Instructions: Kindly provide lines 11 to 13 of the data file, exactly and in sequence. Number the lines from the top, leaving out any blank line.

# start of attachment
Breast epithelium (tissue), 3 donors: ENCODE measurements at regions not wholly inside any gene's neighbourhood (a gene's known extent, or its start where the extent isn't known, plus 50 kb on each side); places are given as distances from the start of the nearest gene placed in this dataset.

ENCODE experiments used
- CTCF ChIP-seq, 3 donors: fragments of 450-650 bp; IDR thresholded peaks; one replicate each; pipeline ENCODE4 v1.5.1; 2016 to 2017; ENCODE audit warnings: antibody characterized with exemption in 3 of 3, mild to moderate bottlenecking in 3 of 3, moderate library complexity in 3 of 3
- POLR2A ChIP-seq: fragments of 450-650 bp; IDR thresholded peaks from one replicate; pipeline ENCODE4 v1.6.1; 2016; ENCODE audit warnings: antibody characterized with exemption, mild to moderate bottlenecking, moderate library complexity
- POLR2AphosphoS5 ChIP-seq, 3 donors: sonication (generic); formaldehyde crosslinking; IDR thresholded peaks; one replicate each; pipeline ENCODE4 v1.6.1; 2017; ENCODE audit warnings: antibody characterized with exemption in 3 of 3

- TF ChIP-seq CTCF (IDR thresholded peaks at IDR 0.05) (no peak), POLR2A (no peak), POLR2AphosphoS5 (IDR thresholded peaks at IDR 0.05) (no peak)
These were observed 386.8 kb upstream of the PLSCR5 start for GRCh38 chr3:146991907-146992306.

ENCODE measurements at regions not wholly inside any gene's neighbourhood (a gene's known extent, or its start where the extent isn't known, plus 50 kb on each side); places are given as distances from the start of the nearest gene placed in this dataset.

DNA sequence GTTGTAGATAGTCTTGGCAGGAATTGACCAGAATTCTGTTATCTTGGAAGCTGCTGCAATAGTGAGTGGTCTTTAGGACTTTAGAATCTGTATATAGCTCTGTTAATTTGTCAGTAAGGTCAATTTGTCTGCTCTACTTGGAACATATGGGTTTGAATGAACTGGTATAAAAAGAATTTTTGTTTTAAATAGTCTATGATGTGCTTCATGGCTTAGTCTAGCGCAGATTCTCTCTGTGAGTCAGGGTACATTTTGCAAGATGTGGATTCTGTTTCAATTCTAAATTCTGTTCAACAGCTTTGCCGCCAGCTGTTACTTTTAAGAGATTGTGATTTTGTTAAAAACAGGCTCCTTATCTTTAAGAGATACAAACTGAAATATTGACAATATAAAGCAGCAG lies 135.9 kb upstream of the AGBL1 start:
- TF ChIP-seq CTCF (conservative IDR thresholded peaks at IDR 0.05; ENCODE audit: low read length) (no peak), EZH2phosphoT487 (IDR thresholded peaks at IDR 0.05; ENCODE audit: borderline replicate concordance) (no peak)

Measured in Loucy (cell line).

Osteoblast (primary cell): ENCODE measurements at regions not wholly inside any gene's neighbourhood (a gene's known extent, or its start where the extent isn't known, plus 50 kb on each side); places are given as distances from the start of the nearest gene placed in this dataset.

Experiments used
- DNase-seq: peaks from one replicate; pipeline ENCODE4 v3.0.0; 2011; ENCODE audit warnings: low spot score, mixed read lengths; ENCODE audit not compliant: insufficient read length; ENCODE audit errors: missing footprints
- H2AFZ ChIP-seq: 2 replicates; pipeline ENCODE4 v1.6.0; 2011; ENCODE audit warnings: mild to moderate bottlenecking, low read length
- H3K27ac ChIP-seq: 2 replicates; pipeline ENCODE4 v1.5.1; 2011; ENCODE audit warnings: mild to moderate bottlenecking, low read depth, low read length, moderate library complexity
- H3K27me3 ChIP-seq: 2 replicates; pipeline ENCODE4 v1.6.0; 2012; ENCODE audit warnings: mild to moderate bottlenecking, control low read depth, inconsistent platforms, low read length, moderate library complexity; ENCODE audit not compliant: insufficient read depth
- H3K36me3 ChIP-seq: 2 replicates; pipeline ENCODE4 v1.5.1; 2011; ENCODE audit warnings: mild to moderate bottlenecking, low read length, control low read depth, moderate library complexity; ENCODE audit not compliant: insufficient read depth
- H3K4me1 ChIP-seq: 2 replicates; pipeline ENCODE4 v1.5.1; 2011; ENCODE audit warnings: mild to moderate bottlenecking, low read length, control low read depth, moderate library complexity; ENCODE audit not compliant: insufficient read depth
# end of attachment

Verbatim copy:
Measured in Loucy (cell line).

Osteoblast (primary cell): ENCODE measurements at regions not wholly inside any gene's neighbourhood (a gene's known extent, or its start where the extent isn't known, plus 50 kb on each side); places are given as distances from the start of the nearest gene placed in this dataset.

Experiments used